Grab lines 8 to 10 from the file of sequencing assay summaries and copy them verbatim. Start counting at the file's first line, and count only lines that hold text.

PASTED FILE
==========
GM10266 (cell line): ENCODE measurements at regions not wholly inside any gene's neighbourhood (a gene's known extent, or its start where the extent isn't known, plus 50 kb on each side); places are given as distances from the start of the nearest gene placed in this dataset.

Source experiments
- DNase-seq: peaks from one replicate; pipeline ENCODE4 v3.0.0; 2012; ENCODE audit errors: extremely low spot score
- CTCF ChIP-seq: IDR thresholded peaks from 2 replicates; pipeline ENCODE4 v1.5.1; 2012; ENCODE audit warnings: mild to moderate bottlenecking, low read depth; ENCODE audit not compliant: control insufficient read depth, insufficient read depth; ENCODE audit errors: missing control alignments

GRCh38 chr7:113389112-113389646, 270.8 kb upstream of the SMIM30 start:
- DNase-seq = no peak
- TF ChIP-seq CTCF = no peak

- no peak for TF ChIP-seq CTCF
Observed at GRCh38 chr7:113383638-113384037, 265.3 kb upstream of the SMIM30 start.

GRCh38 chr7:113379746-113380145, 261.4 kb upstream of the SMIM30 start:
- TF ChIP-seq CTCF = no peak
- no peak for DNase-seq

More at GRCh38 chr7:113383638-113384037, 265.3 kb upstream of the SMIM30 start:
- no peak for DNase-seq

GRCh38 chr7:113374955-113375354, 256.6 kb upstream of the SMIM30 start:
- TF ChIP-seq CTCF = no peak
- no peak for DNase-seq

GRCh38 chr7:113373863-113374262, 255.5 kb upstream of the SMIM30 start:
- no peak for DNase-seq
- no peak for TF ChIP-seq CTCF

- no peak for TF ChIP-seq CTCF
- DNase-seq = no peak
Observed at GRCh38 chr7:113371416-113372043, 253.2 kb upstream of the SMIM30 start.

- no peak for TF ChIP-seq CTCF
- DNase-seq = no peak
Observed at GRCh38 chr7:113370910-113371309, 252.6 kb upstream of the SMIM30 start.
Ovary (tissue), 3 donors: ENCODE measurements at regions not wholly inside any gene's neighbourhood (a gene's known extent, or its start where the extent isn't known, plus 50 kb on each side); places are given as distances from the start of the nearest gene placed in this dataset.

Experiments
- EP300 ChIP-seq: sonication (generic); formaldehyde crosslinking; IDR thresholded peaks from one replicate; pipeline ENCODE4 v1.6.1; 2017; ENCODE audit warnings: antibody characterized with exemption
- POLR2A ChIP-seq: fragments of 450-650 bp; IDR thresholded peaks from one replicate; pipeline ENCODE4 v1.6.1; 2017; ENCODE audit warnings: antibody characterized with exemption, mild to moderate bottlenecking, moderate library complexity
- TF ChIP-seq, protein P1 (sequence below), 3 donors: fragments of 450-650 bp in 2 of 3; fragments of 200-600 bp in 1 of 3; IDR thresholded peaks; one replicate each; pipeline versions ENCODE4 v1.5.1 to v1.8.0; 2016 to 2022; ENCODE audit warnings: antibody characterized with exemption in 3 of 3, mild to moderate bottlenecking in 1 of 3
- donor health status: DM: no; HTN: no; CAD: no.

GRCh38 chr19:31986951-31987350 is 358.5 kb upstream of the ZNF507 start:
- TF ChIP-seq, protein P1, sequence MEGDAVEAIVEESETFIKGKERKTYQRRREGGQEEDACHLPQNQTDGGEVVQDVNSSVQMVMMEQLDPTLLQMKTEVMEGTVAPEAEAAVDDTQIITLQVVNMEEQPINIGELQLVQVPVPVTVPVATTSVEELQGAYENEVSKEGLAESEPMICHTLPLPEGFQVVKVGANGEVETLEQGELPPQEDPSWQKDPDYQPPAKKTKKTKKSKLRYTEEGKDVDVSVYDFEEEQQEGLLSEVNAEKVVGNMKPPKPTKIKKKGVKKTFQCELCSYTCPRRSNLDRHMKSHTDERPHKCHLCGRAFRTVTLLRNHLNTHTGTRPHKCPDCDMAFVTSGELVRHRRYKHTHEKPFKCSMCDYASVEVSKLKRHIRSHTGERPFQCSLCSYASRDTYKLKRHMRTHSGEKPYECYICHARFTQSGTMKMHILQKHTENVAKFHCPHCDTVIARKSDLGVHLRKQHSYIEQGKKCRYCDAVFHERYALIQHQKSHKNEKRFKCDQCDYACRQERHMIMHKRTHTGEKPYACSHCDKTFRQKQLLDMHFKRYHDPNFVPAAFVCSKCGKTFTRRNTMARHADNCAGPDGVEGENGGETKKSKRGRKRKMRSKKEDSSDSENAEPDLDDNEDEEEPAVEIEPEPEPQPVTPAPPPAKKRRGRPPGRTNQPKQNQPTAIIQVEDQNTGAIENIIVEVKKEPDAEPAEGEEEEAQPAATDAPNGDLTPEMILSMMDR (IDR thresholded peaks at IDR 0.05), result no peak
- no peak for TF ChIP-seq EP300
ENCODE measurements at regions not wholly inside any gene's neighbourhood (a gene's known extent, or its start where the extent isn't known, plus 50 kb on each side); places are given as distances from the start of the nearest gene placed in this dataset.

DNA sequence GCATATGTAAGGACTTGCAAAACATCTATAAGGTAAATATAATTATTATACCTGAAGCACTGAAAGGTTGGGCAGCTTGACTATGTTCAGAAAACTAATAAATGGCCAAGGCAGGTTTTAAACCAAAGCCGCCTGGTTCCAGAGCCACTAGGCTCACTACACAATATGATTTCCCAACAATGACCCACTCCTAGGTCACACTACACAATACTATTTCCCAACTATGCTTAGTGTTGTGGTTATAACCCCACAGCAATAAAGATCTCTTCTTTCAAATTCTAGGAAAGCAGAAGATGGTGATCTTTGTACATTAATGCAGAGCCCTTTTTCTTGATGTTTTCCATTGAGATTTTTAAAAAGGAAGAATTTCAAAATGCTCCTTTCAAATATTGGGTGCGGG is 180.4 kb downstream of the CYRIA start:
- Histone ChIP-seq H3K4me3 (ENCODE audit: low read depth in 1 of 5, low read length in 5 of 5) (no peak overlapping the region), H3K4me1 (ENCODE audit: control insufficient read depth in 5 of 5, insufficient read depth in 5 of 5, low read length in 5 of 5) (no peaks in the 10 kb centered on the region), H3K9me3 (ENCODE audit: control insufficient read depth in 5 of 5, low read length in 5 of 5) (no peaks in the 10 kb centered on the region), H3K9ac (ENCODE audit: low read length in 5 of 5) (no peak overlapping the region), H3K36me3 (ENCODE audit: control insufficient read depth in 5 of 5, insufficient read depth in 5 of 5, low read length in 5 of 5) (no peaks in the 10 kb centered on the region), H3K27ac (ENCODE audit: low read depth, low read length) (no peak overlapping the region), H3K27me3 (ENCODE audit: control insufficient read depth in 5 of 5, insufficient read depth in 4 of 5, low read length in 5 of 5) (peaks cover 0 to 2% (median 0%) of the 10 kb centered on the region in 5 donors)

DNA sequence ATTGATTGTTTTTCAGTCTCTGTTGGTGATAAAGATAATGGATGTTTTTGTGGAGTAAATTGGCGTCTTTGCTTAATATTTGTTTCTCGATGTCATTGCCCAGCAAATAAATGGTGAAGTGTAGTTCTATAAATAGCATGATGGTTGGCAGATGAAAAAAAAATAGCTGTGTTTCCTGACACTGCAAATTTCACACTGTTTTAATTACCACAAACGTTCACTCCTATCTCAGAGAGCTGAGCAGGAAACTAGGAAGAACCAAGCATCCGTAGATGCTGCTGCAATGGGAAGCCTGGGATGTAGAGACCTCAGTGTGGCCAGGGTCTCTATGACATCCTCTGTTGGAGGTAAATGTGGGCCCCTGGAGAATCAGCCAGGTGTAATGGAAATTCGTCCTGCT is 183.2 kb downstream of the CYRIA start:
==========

- no peak for TF ChIP-seq CTCF
Observed at GRCh38 chr7:113383638-113384037, 265.3 kb upstream of the SMIM30 start.

GRCh38 chr7:113379746-113380145, 261.4 kb upstream of the SMIM30 start: